4 PAX made it out on a wet, 45 degree morning that was surprisingly much warmer than it sounds. Paper Cut rocked it out in short sleeves. With 4 PAX and a Q in his rookie season the vibe was unusually laid back. Rounding out Veteran’s Day weekend, all reps today were x 16 in remembrance of the 16 years that our armed forces have been gutting it out in Afghanistan (except for the few that accidentally were cut short at 15 due to cadence malfunctions).
Papercut & Marmalade for a 2 mile run.
- Side Straddle Hop x 16
- Sir Fazio Arm Circles x 16 Seal Claps x 16 Reverse Sir Fazio x 16
- Calf Raises x 16
- Mountain Climber x 16
After a lap around the track we moseyed to the rock pile, selected rocks and proceeded to the tennis courts, aka “the box”
- Rock Curl x 16 court sprint & back Gorilla Squats x 16
- Squatting Overhead Rock Press x 16 court sprint & back Prayer Squats x 16
- Tricep Extensions x 16 court sprint & back Gorilla Squats x 16
- Bent-over Row x 16 court sprint & back Prayer Squats x 16
- mosey to pavilion
- Tabletop Freddy Mercury x 16
- Left Right Step-Up x 16
- Erkins x 16
- Dips x 16
- Run a lap around the track
We made it 2.5 times thru this curcuit
- Tabletop Freddy Mercury x 16
- Mountain Climbers x 16
- Downward Dog x 1 min
- Plank hold x 1 min
- Good Mornings x 16
No announcements, no prayer requests, awkward 4 PAX Name-O-Rama.
A short excerpt from the WWII story “A Brilliant Idea and His Own” by Mark Helprin was read. This is a story about a British paratrooper who has been dropped behind enemy lines so that he can call in artillery fire on enemy positions prior to an offensive by Allied troops. He has been grievously wounded during the jump and now must decide whether to fall asleep and die or get up and do his job. Probably the most F3 thing I’ve ever read.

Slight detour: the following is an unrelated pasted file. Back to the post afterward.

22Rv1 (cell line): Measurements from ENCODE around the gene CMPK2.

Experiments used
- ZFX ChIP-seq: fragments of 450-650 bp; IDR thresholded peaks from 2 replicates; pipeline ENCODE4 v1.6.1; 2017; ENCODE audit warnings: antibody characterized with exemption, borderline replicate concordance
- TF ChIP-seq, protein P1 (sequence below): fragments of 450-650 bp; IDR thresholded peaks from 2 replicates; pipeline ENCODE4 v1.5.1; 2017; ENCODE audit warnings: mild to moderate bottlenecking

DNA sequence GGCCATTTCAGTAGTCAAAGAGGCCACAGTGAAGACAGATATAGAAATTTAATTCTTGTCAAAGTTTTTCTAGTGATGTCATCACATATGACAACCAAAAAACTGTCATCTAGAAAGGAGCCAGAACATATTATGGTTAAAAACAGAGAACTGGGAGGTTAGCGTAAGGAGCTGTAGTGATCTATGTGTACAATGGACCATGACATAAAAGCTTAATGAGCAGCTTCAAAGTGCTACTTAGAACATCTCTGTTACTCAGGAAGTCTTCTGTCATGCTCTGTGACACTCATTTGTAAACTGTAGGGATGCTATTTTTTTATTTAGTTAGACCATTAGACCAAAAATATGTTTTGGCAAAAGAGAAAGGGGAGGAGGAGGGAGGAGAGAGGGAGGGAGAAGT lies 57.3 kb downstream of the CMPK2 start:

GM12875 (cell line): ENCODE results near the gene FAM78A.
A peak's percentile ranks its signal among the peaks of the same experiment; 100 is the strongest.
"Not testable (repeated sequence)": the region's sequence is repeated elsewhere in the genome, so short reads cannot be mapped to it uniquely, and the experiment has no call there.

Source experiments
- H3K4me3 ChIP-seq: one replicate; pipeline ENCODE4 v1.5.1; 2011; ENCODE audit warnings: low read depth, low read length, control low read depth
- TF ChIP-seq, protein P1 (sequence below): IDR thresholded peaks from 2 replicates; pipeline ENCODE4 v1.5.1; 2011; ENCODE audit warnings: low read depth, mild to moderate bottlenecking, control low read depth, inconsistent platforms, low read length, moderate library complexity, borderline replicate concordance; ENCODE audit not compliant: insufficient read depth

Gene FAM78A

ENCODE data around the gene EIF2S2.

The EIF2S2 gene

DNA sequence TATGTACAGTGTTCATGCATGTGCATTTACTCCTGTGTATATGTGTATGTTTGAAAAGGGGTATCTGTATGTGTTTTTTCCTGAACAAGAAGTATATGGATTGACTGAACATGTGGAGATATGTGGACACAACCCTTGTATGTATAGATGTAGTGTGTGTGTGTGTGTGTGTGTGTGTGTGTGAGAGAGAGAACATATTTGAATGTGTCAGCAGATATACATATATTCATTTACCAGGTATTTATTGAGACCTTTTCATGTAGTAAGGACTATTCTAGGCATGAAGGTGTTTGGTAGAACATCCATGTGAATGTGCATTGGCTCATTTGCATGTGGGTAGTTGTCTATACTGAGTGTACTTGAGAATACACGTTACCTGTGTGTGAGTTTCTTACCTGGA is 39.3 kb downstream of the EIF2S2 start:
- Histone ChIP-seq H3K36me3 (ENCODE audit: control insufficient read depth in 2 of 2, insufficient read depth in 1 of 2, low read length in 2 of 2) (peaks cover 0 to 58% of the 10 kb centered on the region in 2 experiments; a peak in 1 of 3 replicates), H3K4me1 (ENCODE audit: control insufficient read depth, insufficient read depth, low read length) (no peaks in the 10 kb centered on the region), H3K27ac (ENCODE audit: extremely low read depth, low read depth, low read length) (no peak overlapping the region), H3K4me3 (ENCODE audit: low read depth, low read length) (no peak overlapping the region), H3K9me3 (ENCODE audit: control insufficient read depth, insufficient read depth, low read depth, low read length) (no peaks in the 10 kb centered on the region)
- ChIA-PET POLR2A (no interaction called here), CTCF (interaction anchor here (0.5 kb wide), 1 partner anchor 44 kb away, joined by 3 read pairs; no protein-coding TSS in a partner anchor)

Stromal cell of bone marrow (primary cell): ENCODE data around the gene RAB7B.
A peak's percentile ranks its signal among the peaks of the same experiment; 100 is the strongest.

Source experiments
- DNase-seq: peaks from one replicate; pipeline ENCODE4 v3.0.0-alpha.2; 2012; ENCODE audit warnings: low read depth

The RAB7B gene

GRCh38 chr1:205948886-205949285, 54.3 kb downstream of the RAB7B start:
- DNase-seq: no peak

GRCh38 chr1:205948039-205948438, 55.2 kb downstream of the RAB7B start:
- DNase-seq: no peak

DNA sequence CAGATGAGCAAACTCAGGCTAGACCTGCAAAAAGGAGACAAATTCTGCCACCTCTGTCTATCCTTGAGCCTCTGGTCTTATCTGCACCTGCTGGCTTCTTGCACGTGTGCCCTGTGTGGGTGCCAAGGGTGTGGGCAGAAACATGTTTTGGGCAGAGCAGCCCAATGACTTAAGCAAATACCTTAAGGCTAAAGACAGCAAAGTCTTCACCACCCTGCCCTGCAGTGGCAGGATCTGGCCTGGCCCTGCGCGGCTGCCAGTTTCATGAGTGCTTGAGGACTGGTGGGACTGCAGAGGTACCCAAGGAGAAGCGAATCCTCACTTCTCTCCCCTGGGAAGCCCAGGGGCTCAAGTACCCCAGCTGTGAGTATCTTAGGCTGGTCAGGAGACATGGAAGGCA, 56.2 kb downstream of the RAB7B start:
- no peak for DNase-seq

“For the second time on the roof he awoke in heat and glare, and when he heard the shelling pick up he stirred, eager to get about his work now that he could. He was sick and wanted to stay still. The slightest movement was painful and nauseating. Though his fever had partially abated, even in the absence of morphine he was not quite himself. He knew that it was best not to move, that he had to let things settle, and the prospect of reopening his wounds by strain contradicted every natural impulse.
But upon going into battle-at the instant he volunteered, in the moment he accepted his orders, when the plane had left the ground, and when he had stepped from it into the explosions and flak-he had already written himself off in the quiet way that allows soldiers to do their duty even unto extinction. The more he presumed he would not last, the better he was able to take satisfaction from doing what was required. The delight of honor unknown to anyone but himself would have to substitute for a life that no longer laid ahead.
Injecting morphine, raising himself, finally standing, and taking his telescope, radio, and maps to the parapet was for him as meaningful as the coronation of a king, for like a king who has taken a solemn oath, he had abandoned his private self.”
-Mark Helprin from his incredible collection of short stories, The Pacific and Other Stories